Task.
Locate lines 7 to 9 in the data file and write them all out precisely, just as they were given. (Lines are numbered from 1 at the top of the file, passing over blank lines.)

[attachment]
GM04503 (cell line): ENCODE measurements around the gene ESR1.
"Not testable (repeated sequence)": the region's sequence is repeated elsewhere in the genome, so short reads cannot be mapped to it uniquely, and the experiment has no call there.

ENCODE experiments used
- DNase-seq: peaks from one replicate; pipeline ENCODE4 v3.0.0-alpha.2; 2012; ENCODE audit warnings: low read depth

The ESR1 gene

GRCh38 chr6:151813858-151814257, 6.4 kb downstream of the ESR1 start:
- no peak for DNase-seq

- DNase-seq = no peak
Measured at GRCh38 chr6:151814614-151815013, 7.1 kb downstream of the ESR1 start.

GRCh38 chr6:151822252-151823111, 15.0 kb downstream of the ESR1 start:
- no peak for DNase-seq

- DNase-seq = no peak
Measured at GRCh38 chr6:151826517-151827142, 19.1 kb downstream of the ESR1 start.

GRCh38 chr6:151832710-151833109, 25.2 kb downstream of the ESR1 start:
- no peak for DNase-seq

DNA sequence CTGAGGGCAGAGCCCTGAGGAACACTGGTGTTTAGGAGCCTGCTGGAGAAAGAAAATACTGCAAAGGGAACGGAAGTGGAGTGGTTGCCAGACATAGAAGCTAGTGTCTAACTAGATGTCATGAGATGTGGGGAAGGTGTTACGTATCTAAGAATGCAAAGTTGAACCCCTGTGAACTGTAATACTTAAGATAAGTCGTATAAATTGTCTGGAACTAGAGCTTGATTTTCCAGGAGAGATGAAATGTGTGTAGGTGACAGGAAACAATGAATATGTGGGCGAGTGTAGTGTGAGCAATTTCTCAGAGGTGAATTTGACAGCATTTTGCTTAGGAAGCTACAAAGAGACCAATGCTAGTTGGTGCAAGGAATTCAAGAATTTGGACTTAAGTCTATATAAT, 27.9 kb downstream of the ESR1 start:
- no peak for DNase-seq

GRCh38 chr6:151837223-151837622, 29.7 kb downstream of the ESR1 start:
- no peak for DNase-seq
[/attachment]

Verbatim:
- no peak for DNase-seq

- DNase-seq = no peak
Measured at GRCh38 chr6:151814614-151815013, 7.1 kb downstream of the ESR1 start.